Upton Sinclair's The Jungle, written in 1906, is a fictionalized account of a Lithuanian immigrant named Jurgis Rudkus who attempts to make a living in the meatpacking industry in Chicago. The major theme of the book is that immigrants and other working-class people in America at the turn of the turn of the 20th century could not survive financially, physically, and morally with the back-breaking jobs available to them.
After his wedding, Jurgis tries to make a living in the filthy stockyards in Chicago, where cows were butchered and packed for sale, but he falls prey to con men. His wife is raped by her boss, and when Jurgis retaliates against this man, he is sent to jail. Eventually, his wife dies in childbirth, and he becomes an alcoholic. His only salvation is attending the socialist workers' rallies that teach him that workers must have a say and a share in their livelihood.
As stated above, the main theme of the book is that the jobs available to immigrants and the poor at the time did not allow these people to support themselves. They are still prey to con men and do not have the means to afford healthcare. The related theme is that American capitalism at the time did not work for the poor and that they needed a larger share in the profits, as well as access to cheaper and better housing, medical care, and food. In addition, the book calls attention to the hideously dirty conditions in slaughterhouses at the time.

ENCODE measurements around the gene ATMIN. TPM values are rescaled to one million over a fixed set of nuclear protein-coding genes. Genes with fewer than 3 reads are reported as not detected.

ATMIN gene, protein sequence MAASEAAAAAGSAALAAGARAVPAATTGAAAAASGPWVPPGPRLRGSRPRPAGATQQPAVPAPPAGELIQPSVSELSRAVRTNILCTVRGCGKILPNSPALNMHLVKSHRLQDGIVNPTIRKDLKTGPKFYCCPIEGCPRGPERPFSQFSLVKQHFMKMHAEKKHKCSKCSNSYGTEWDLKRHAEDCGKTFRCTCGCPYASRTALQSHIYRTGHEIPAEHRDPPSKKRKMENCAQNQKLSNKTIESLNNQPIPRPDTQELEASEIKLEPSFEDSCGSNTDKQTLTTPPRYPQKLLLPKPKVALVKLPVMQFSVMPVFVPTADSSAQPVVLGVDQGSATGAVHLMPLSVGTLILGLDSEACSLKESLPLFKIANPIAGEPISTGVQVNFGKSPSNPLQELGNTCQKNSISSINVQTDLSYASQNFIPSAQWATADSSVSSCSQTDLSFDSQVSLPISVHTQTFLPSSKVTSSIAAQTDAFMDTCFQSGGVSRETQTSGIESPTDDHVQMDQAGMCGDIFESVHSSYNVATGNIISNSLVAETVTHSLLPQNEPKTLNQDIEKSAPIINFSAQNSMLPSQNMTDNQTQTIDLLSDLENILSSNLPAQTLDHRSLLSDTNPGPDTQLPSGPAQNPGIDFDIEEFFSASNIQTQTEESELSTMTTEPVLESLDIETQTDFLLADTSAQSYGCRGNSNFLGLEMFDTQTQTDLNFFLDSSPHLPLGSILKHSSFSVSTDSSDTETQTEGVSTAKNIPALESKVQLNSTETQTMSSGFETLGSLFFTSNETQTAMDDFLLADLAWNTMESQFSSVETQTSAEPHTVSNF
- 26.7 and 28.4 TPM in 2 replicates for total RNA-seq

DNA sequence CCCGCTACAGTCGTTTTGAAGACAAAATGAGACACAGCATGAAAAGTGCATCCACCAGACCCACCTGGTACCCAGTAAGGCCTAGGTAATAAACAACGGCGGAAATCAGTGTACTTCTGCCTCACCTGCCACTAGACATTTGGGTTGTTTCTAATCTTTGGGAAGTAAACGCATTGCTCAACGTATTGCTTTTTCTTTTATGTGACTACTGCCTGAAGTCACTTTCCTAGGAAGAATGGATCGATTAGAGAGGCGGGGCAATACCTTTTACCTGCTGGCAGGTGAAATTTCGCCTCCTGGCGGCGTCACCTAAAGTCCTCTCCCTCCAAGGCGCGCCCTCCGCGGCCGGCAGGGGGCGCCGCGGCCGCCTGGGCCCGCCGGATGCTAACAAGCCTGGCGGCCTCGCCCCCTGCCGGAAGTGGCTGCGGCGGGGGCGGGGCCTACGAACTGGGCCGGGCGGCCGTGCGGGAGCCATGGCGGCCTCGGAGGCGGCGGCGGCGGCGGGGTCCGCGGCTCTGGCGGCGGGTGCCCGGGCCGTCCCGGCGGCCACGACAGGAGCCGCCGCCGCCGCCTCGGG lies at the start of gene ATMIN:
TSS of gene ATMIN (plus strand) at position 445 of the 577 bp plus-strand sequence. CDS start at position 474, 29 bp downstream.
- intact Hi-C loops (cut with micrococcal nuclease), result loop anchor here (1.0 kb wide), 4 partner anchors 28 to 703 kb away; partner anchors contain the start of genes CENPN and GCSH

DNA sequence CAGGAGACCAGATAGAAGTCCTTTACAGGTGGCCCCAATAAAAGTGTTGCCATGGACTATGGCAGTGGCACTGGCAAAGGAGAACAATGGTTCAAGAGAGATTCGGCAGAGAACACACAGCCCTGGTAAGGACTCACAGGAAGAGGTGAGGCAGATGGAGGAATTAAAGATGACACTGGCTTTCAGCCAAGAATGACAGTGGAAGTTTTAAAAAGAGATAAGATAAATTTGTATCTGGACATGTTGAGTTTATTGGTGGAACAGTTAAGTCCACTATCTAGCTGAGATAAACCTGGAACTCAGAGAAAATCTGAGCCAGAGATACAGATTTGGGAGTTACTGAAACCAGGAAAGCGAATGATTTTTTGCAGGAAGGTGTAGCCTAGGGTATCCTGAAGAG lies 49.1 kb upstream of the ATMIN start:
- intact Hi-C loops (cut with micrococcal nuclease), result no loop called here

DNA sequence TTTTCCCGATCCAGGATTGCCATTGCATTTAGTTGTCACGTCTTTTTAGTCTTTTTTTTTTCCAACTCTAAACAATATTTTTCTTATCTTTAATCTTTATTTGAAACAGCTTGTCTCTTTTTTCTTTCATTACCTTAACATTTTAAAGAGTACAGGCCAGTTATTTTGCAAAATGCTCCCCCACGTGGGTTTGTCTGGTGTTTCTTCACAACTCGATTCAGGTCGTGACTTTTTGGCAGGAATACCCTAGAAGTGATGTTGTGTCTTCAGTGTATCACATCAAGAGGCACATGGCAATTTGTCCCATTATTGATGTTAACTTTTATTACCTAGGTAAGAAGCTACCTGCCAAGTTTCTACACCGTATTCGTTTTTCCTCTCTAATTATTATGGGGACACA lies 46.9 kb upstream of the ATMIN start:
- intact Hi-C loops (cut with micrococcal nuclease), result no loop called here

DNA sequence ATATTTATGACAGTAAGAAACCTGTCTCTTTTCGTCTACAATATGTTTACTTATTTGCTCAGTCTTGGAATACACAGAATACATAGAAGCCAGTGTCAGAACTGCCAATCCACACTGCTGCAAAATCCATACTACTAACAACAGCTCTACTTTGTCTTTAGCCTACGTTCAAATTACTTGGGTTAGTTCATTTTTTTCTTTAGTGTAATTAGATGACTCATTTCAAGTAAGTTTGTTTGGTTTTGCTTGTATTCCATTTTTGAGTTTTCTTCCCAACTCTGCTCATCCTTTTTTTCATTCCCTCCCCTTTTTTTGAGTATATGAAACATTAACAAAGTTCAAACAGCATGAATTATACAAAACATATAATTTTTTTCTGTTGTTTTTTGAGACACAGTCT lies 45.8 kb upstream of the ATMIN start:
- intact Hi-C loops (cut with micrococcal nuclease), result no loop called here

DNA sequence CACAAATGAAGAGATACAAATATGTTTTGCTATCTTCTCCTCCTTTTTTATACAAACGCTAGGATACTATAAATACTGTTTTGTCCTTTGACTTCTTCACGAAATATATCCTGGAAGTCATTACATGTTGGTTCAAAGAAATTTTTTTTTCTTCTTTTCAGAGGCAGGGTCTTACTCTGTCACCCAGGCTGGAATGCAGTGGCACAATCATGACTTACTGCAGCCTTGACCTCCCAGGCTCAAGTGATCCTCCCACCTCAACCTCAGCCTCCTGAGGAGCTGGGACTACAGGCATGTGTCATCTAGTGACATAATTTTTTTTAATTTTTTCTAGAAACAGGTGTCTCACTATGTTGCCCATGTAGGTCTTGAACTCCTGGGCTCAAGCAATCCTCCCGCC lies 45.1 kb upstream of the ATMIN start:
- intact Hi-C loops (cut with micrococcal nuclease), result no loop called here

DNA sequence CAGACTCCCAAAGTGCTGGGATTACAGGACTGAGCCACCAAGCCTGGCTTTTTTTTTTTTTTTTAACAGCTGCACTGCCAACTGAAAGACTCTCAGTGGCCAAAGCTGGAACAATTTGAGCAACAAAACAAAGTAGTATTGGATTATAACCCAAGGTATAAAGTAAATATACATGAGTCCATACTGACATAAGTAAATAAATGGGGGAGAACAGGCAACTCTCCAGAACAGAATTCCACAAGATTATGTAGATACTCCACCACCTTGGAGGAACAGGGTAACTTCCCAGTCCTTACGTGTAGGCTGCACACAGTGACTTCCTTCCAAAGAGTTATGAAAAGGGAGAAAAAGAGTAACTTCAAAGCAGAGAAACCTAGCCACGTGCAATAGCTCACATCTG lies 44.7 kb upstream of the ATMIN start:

The book resulted in major political and other changes, as Teddy Roosevelt, who was President at the time, sent investigators to look at the dirty conditions of the slaughterhouses and examine the safety of the meat that was sold from these places. As a result, the Congress passed the Meat Inspection Act and Pure Food and Drug Act of 1906. These acts made sure that meat was packed under clean conditions and that the food and drugs sold in this country were labeled correctly, were produced under sanitary and conditions, and were safe for consumption.